And that’s how billing should be.

About Cheddar

Billing built for developers. Using a unique usage-based approach to billing, we cut the time it takes to build monetization into a product by as much as 90%. No matter if your billing model is metered, one-time, subscription, or some combination, Cheddar allows you to focus on building awesome products, not billing for them. Sign-up for a free developer account.

What is usage-based billing? 2017-11-07T12:27:19+00:00

What is usage-based billing?

Usage-Based Billing

Explaining the new billing paradigm and what it means for you

When you’re thirsty, you might go over to a faucet and turn on the water, which your house’s water meter conveniently tracks. At the end of the month, the water company bills based on the usage data from your water meter. The process is frictionless, and it makes sense–for the consumer and the water company.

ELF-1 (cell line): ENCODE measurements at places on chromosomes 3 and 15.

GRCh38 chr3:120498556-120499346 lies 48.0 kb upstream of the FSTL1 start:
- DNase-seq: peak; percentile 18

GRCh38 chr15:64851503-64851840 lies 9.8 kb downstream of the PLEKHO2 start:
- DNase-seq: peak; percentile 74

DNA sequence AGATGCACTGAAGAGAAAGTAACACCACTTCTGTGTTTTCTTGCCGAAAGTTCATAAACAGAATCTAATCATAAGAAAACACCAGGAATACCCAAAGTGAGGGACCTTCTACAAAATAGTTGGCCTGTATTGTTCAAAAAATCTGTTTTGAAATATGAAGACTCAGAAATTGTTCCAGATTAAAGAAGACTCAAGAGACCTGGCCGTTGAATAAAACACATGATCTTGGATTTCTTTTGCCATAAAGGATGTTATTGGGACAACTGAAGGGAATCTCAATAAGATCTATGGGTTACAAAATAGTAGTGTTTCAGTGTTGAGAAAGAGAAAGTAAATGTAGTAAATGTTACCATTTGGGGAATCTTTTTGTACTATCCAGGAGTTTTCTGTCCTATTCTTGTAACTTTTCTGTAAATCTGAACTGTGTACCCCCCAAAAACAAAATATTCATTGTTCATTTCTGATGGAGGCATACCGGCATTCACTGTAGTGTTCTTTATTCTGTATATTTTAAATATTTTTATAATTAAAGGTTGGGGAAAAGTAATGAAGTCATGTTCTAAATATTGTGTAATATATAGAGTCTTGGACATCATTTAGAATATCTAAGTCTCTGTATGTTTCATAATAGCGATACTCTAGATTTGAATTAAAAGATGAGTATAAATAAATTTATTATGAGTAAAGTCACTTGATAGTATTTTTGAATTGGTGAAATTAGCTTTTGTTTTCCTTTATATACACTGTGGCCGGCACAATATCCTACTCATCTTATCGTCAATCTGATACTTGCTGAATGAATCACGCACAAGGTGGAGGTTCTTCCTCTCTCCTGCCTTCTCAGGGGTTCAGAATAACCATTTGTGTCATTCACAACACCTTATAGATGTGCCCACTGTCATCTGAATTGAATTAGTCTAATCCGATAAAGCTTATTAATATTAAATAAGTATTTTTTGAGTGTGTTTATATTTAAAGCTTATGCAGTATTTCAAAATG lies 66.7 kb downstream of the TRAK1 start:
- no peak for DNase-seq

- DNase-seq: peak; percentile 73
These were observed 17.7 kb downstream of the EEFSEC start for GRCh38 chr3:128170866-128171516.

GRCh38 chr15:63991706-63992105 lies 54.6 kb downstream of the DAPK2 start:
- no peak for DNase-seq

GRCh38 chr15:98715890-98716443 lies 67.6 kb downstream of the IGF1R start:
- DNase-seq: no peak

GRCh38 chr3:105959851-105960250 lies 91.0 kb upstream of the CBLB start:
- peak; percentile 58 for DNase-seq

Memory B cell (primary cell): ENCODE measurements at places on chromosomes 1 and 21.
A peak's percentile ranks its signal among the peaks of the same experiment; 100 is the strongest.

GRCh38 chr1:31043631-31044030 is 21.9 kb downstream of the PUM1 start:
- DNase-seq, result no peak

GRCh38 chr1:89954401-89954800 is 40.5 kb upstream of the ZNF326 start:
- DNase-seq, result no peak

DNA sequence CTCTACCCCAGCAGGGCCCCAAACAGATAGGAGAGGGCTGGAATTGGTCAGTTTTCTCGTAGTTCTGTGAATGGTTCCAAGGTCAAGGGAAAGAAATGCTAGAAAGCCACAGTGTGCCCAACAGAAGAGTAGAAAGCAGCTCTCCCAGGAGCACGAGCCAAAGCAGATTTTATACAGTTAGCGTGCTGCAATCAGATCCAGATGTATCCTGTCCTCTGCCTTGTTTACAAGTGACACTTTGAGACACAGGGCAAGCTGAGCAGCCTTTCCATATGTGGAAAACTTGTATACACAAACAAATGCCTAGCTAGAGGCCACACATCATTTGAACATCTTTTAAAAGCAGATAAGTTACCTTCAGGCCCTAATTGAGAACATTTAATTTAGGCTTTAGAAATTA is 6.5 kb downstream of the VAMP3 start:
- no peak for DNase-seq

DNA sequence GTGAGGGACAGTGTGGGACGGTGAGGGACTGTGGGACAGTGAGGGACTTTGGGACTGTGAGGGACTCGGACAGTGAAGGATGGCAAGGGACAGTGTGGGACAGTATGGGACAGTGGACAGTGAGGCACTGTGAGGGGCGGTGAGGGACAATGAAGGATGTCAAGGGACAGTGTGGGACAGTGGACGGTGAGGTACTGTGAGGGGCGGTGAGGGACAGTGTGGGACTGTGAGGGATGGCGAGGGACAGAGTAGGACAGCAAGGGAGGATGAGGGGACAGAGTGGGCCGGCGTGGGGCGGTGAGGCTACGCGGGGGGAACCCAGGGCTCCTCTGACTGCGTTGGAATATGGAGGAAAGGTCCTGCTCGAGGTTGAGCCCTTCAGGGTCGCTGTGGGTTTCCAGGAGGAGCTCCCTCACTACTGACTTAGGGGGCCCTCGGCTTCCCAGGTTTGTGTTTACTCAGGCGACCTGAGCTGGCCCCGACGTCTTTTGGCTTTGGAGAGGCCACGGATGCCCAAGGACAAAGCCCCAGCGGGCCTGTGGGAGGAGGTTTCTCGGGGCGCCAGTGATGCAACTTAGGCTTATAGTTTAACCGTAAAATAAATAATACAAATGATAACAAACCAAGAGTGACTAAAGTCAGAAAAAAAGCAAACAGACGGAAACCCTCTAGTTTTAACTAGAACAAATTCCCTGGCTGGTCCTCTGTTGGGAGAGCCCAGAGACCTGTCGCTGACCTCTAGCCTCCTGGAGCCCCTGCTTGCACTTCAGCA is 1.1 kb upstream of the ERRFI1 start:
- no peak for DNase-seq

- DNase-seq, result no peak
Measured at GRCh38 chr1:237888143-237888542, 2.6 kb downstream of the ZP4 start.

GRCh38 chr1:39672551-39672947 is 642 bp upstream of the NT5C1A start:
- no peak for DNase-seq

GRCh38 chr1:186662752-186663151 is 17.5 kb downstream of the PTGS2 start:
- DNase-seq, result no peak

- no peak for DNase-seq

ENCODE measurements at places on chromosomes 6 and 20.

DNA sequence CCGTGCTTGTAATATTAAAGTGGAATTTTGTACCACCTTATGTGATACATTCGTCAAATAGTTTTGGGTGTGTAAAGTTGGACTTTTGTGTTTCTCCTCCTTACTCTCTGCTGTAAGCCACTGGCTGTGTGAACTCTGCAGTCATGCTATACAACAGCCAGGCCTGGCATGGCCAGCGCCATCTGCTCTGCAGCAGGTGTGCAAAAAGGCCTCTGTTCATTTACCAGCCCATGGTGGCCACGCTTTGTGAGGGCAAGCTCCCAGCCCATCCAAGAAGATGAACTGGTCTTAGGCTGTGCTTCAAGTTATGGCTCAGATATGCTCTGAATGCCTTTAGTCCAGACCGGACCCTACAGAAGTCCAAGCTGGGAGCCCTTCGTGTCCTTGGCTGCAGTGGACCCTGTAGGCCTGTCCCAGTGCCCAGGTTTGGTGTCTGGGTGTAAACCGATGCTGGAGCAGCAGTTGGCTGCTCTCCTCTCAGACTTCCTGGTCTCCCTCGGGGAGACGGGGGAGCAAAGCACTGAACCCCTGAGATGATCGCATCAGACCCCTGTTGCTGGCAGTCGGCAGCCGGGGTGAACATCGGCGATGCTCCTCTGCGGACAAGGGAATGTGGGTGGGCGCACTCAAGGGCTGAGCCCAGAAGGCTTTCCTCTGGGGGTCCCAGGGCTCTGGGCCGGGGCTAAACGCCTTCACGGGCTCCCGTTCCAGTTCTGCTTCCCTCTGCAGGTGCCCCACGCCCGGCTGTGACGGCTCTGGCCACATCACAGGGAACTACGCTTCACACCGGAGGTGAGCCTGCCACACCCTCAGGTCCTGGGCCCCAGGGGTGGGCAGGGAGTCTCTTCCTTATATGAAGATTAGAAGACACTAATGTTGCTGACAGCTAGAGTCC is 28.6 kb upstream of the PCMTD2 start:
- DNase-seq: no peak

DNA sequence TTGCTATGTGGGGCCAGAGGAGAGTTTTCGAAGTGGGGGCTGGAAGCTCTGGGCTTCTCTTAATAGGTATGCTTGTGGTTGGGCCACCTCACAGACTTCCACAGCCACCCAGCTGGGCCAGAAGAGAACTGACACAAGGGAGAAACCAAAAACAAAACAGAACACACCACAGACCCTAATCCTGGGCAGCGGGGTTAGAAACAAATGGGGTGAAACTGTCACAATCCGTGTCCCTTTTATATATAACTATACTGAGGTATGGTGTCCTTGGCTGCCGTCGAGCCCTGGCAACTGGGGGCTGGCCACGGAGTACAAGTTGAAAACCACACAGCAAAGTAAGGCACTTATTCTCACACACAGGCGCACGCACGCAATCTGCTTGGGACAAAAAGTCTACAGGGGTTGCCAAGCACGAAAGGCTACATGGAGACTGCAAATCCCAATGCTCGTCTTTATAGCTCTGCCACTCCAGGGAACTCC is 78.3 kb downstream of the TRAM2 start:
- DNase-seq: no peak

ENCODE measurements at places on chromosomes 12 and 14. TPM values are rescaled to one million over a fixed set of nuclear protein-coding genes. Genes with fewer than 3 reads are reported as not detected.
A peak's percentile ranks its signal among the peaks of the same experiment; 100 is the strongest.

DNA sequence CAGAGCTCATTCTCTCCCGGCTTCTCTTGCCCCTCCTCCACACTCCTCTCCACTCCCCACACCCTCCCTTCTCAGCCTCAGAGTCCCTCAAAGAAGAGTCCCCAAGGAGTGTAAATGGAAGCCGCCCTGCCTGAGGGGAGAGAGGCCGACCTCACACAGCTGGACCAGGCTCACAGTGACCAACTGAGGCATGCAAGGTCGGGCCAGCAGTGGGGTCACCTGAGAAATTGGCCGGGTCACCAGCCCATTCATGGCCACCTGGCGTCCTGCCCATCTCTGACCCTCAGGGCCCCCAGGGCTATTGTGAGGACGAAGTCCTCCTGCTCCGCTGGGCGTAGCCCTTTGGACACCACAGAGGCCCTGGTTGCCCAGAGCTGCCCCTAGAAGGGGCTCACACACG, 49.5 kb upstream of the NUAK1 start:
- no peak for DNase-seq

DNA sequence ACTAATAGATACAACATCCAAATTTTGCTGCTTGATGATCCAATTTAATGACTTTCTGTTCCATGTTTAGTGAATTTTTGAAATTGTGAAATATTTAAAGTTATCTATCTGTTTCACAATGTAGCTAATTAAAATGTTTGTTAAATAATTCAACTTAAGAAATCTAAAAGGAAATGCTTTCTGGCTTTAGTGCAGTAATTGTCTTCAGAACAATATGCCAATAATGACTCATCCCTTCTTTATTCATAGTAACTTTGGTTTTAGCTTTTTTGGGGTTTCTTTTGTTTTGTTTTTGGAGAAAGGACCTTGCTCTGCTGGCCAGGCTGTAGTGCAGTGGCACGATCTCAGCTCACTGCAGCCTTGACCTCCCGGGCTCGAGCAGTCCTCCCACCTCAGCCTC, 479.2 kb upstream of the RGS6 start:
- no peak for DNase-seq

This convenience gets to the heart of usage-based billing: pricing and payments based upon communicating usage data instead of a fixed price in dollars and cents. Until recently, most SaaS businesses didn’t have access to the metering tools required to implement usage-based monetization–even when customers preferred it.

Think about it through the lens of an Uber or Lyft customer. When passengers ride in their drivers’ cars to their destination, the ride-sharing apps conveniently track the distance and duration of their trips. Now, customers expect the same convenience from SaaS.

“Firms are shifting from one-time perpetual sales or fixed monthly subscriptions to consumption models that blend one time, subscription, and usage-based billing.” – Forrester Wave